Giant sinkhole swallows Japanese street

2016-11-08 16:26
A massive sinkhole is created in the middle of the business district in Fukuoka, southern Japan. (Kyodo News, AP)

A massive sinkhole is created in the middle of the business district in Fukuoka, southern Japan. (Kyodo News, AP)

Multimedia   ·   User Galleries   ·   News in Pictures Send us your pictures  ·  Send us your stories

Tokyo - A giant sinkhole has opened up in the Japanese city of Fukuoka.

Residents of the city on the north coast of Kyushu saw the sinkhole swallow an entire five-lane road in the middle of the city.

Japanese authorities evacuated people from nearby buildings as a safety precaution, but despite widespread disruption to traffic, and to supplies of electricity, water and gas, incredibly there were no injuries.

The massive sinkhole near Hakata Station measured 27m wide and 30m long, with water from broken pipelines flooding the 15m deep hole.

Sinkholes are not as rare as you may think. In September this year, a huge sinkhole opened up in Florida underneath a fertiliser plant.

And in 2013, another sinkhole in Florida suddenly opened up in the east Tampa suburb of Seffner and swallowed a man while he slept in his bed.

Fundamental flaw

Despite frantic digging, his brother was unable to rescue him.

In the majority of cases it is the weather which triggers such huge holes to appear in the ground.

The ground collapses when the rock underneath the surface soil, known as bedrock, gives way.

This often happens when the bedrock is made of tiny pieces of rock or shells which have been compacted together into a solid substance called sedimentary rock.

These rocks have a rather fundamental flaw in that they dissolve in water.

Every time it rains, water filters down through the bedrock, causing it to slowly erode.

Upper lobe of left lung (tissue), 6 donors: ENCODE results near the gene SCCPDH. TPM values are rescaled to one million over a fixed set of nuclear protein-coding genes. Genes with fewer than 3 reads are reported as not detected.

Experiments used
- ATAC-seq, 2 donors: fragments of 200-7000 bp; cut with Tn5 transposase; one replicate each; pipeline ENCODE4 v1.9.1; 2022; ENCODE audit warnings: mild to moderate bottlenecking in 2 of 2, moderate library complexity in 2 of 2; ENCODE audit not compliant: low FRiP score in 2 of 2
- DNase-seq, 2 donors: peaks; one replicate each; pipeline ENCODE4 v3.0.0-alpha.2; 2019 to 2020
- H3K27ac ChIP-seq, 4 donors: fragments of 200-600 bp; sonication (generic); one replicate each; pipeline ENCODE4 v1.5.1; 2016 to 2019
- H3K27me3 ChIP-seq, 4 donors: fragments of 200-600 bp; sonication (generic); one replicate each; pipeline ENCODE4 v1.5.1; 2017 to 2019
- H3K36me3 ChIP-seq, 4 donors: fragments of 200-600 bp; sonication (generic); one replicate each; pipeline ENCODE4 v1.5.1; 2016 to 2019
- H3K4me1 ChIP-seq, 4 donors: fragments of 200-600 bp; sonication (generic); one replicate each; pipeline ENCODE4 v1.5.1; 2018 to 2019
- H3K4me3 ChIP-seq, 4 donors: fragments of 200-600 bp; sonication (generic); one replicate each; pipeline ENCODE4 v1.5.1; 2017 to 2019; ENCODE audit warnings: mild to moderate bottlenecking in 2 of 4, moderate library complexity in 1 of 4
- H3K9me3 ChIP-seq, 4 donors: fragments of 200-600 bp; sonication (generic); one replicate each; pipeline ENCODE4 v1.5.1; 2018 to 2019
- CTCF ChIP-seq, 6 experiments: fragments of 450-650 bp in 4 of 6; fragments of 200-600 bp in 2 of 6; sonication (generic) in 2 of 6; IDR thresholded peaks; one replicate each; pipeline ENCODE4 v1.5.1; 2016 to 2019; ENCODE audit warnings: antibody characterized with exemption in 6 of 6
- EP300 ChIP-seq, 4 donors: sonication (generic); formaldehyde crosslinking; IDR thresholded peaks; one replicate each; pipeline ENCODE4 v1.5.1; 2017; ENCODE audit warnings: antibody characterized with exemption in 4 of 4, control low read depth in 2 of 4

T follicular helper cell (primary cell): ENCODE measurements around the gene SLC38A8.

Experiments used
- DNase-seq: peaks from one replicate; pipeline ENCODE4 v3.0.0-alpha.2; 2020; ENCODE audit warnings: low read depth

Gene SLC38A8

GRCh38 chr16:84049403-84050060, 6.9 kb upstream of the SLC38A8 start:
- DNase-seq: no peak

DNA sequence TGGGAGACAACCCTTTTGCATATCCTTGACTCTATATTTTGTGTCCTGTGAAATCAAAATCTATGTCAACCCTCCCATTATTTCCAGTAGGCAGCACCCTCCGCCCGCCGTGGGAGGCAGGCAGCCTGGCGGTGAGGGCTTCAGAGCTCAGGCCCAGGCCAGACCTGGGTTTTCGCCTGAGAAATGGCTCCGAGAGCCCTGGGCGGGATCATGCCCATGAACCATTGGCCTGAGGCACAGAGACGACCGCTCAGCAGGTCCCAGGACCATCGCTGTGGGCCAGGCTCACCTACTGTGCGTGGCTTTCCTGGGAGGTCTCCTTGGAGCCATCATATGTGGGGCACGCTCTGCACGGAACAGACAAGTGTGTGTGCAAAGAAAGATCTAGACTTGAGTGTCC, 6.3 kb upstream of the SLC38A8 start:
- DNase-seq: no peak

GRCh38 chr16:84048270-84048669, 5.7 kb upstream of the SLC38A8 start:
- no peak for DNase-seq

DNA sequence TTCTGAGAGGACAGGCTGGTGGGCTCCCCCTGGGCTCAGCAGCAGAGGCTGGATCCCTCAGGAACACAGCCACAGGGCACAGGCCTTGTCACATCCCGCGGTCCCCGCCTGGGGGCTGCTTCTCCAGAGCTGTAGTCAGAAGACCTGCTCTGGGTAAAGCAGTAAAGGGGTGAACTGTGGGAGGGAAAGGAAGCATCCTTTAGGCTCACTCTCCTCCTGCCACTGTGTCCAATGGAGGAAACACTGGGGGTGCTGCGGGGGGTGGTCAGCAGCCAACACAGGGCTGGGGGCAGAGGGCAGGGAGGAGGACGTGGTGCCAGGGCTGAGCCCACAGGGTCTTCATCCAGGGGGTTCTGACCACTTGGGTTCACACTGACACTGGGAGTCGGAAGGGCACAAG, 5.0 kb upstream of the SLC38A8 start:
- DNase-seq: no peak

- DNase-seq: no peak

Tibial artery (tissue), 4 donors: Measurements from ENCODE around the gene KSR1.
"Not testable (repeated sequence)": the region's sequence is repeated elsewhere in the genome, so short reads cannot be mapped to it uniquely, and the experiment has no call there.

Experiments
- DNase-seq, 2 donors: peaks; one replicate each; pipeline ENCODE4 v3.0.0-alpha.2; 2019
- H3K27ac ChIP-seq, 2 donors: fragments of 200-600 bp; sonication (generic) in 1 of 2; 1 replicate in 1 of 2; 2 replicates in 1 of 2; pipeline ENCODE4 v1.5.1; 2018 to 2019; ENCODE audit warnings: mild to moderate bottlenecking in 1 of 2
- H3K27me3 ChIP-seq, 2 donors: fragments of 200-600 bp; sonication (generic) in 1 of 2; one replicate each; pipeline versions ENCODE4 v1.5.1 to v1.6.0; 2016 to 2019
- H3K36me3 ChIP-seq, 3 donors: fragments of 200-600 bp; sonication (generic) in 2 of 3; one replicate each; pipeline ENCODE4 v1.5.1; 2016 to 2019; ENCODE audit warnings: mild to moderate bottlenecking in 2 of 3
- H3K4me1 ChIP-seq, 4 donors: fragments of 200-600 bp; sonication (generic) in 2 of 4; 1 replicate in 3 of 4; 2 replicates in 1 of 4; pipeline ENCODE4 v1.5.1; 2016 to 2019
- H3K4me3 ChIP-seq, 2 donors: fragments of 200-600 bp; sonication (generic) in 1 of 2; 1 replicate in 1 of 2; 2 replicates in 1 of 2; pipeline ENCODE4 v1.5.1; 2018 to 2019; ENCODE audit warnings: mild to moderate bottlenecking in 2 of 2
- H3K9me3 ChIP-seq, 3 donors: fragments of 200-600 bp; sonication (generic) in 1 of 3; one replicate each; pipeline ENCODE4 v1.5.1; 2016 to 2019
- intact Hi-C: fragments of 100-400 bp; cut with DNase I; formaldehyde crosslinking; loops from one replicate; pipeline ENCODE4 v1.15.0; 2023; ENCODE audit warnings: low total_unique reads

This causes cracks to appear in the bedrock which gradually widen, creating empty cavities beneath the surface.

The rainwater will then gradually wash the surface soil down into the cavities, weakening the surface.

Eventually the soil above the cavity is no longer be able to support itself and the ground collapses.

Local authorities are investigating the cause of the latest sinkhole in Japan, but reports suggest ongoing subway construction work nearby may have been a factor.

WATCH the video:

Read more on:    japan

Join the conversation! encourages commentary submitted via MyNews24. Contributions of 200 words or more will be considered for publication.

We reserve editorial discretion to decide what will be published.
Read our comments policy for guidelines on contributions.

Inside News24

Traffic Alerts
There are new stories on the homepage. Click here to see them.


Create Profile

Creating your profile will enable you to submit photos and stories to get published on News24.

Please provide a username for your profile page:

This username must be unique, cannot be edited and will be used in the URL to your profile page across the entire network.


Location Settings

News24 allows you to edit the display of certain components based on a location. If you wish to personalise the page based on your preferences, please select a location for each component and click "Submit" in order for the changes to take affect.

Facebook Sign-In

Hi News addict,

Join the News24 Community to be involved in breaking the news.

Log in with Facebook to comment and personalise news, weather and listings.